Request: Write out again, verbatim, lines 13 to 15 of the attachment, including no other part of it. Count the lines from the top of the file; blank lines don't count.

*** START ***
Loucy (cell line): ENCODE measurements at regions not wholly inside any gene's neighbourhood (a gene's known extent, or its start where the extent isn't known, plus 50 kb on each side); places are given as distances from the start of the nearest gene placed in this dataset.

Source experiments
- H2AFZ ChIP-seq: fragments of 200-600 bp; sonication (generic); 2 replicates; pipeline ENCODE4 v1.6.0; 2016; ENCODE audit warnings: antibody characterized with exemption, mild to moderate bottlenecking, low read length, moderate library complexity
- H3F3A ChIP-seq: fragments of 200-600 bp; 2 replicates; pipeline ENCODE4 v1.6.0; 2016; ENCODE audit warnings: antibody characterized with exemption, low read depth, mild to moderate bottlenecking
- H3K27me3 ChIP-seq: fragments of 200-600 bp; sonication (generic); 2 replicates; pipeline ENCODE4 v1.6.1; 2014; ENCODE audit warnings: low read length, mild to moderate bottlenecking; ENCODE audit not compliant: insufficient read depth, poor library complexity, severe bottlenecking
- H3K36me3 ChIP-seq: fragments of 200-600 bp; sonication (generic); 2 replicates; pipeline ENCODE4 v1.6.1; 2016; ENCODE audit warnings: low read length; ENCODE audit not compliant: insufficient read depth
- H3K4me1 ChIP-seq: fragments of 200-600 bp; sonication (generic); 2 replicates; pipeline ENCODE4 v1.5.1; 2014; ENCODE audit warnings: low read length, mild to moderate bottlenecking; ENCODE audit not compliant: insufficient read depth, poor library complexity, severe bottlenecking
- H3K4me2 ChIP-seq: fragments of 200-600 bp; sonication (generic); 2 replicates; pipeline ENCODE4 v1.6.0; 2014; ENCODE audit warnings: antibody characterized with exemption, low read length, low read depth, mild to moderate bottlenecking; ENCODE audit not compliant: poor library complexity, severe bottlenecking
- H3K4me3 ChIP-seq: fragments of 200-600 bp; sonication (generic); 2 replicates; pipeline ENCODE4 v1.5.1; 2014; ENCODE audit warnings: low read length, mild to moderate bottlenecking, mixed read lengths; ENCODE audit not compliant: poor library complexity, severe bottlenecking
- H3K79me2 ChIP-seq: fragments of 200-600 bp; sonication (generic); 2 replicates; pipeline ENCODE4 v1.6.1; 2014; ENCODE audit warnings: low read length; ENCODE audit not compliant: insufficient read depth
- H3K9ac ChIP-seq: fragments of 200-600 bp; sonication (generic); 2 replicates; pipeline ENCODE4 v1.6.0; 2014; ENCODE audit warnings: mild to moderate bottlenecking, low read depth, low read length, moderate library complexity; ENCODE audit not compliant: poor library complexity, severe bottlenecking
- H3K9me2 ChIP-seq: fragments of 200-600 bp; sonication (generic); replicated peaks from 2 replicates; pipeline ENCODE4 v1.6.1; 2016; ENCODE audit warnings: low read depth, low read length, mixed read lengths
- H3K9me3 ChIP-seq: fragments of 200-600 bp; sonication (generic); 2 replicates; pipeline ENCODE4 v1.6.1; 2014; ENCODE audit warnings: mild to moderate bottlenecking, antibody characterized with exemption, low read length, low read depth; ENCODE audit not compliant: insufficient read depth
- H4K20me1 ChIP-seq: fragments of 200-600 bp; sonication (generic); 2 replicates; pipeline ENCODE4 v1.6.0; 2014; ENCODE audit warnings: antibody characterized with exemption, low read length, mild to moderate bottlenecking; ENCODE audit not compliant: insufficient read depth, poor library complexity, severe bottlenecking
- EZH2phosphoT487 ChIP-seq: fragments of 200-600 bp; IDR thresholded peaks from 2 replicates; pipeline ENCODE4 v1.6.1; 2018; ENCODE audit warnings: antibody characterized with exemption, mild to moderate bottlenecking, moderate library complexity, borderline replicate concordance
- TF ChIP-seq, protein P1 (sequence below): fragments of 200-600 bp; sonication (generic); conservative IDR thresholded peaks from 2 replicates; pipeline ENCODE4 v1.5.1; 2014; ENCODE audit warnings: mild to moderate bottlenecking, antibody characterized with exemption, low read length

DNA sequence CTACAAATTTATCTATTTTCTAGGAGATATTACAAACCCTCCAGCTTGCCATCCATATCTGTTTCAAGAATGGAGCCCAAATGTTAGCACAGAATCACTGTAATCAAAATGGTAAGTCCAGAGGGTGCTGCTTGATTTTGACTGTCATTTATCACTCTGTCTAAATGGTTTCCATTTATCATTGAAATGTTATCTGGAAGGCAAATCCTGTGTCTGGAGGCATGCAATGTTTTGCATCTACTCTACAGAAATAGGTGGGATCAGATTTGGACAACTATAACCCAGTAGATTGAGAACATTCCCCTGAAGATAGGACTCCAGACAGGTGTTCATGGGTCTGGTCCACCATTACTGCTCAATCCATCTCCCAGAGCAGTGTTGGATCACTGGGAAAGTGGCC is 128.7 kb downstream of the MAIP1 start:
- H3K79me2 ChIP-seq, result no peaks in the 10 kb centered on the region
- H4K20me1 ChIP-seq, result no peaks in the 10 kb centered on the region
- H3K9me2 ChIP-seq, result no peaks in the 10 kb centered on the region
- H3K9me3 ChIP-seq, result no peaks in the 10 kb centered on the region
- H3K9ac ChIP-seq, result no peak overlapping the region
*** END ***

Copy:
- H3K9me3 ChIP-seq: fragments of 200-600 bp; sonication (generic); 2 replicates; pipeline ENCODE4 v1.6.1; 2014; ENCODE audit warnings: mild to moderate bottlenecking, antibody characterized with exemption, low read length, low read depth; ENCODE audit not compliant: insufficient read depth
- H4K20me1 ChIP-seq: fragments of 200-600 bp; sonication (generic); 2 replicates; pipeline ENCODE4 v1.6.0; 2014; ENCODE audit warnings: antibody characterized with exemption, low read length, mild to moderate bottlenecking; ENCODE audit not compliant: insufficient read depth, poor library complexity, severe bottlenecking
- EZH2phosphoT487 ChIP-seq: fragments of 200-600 bp; IDR thresholded peaks from 2 replicates; pipeline ENCODE4 v1.6.1; 2018; ENCODE audit warnings: antibody characterized with exemption, mild to moderate bottlenecking, moderate library complexity, borderline replicate concordance